hope this helps, I apologize if I am completely off-base I am a little fried from studying ,

h3ckboy
Hazzy

Senior Newbie

 « Reply #5 - Posted 2012-05-13 15:52:15 »

I'm sorry if I am not answering your question correctly, but from what I understand you are having domain/range restriction issues (I cannot remember which is the correct one)?

in order to determine if the restriction is obscuring the correct answer, check the x value, if the x value is negative then you have to add or subtract 180 to get what would have been the correct angle.

e.g, if you have a x change of -sqrt(2)/2 (I'm keeping it on the unit circle for simplicity), and a y value of sqrt(2)/2 then you have atan ((sqrt(2)/2)/(-sqrt(2)/2))

this will give you -pi/4 (or -45 degrees) because of the domain restrictions, but you know that it is wrong because the x value is negative, so you simply add/subtract 180 degrees (or pi whichever) to get 3pi/4 or -5pi/4 ( 135 or -225 degrees)

I apologize if the math makes no sense or the notation is ugly (typing math really sucks), but the main gist is this:

if you have a negative x change value (so the bottom part of your tan value) then you must add or subtract(completely preference which you choose) pi/2 (180 degrees) from your final angle to compensate for the restriction.

hope this helps, I apologize if I am completely off-base I am a little fried from studying ,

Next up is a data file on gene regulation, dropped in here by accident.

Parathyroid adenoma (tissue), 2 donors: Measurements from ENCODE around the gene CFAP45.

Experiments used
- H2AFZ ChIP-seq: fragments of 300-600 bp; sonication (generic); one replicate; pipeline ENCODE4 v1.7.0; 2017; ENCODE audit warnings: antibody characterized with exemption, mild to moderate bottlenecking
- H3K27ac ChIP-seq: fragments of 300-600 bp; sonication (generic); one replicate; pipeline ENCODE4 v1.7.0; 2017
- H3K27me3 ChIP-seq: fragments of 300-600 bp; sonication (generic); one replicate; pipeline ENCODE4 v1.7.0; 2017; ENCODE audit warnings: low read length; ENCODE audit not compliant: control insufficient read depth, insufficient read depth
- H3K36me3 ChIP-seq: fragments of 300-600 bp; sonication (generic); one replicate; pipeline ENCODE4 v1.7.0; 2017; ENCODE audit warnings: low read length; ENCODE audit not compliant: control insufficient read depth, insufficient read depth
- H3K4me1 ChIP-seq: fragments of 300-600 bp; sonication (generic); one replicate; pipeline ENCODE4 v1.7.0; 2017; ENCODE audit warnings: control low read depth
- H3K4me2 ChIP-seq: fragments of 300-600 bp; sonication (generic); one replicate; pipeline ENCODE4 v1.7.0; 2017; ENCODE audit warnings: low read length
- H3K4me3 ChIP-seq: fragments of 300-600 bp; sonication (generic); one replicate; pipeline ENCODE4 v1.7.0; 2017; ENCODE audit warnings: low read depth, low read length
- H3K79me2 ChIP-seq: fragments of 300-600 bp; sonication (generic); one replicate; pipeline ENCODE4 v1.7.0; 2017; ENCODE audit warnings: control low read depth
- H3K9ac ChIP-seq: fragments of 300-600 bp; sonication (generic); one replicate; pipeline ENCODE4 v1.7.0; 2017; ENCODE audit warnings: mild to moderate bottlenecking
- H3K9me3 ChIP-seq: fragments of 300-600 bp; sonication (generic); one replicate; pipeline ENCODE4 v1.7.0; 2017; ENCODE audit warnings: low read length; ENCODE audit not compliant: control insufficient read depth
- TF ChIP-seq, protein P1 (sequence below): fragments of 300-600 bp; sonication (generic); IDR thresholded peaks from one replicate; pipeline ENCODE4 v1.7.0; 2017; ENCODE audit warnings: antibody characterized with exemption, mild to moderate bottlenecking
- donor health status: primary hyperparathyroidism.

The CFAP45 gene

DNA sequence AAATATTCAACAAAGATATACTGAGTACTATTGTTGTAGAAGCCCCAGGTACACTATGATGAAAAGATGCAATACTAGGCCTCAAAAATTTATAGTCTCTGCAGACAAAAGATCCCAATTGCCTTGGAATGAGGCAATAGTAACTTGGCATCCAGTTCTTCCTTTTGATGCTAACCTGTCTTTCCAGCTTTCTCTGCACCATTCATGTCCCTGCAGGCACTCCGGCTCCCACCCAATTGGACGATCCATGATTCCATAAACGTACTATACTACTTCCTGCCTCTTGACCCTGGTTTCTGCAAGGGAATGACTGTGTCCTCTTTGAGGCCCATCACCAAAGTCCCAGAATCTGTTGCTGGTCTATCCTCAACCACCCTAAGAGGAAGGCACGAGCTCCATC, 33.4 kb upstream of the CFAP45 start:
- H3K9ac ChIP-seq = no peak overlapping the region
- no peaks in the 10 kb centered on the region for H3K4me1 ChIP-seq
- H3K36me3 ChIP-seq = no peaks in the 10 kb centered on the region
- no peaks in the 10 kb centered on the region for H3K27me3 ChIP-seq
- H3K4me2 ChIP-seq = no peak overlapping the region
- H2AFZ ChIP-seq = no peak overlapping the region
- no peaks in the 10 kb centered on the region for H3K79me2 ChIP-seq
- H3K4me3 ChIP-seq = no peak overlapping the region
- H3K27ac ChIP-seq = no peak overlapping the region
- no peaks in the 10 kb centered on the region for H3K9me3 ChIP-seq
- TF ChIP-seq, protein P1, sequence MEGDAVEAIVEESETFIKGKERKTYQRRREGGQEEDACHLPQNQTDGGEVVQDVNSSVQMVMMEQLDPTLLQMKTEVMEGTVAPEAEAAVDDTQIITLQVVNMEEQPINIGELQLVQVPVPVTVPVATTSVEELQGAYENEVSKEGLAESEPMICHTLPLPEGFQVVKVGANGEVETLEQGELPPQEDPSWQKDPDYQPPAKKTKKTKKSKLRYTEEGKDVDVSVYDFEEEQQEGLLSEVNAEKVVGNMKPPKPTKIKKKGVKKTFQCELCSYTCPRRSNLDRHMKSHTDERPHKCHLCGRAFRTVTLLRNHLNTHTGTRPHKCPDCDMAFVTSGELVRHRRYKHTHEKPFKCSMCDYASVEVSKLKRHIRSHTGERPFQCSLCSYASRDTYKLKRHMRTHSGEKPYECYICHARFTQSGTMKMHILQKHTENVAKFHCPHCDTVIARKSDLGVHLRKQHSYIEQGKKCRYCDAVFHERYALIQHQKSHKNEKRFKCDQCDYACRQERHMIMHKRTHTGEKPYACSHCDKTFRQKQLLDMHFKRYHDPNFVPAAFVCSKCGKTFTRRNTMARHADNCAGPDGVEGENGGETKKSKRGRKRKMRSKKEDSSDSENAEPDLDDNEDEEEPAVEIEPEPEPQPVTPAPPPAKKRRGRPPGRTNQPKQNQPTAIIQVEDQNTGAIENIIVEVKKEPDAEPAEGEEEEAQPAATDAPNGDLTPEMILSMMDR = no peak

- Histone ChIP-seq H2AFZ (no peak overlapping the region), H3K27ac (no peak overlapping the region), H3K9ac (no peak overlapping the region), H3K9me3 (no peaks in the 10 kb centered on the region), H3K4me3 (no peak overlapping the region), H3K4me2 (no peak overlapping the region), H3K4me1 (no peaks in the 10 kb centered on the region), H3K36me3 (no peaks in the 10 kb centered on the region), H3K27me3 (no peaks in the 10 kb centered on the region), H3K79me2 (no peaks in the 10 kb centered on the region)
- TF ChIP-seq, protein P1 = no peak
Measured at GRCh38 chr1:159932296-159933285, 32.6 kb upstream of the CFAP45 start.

h3ckboy

What you said is basically what I've managed to do now
I knew the negativity would be a problem but it had to be there for the object to take the direction relative from its position.
The only other thing to do was reverse the Y as computers have it mirrored from what we learn in class. Nothing tricky though.

The finished result:
 1  2  3  4  5  6  7  8  9  10  11  12 `         //Get the input x/y and make it relative to the objects position and centre         xx = inX - x - 32;         yy = (inY - y - 32)*-1;                  //Calculate the direction and convert to degrees         direction = Math.atan2(yy, xx)/Math.PI*180;                  //If the direction is negative, then normalise it         if (direction < 0){            direction = direction*-1;            direction = 360 - direction;         }`

Works fine all around, 0 to 360 degrees.

And I really should be revising maths too but I'm tired. Ironic that my way of having a break involves more maths. (Curse you sine and cosine rules)

Thanks though
ra4king

JGO Kernel

Medals: 389
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I'm the King!

 « Reply #6 - Posted 2012-05-13 16:43:26 »

Why negate then subtract from 360? Just add 360 to it and that's all

Also why don't you want negative degrees? The work fine everywhere AFAIK

Hazzy

Senior Newbie

 « Reply #7 - Posted 2012-05-13 16:50:29 »

Why negate then subtract from 360? Just add 360 to it and that's all

Also why don't you want negative degrees? The work fine everywhere AFAIK
Hey, it works. That's all I need xD Now I'm curious... Let's try changing it! (Darn you!)
pitbuller
 « Reply #8 - Posted 2012-05-13 18:46:23 »

Where are you using that angle?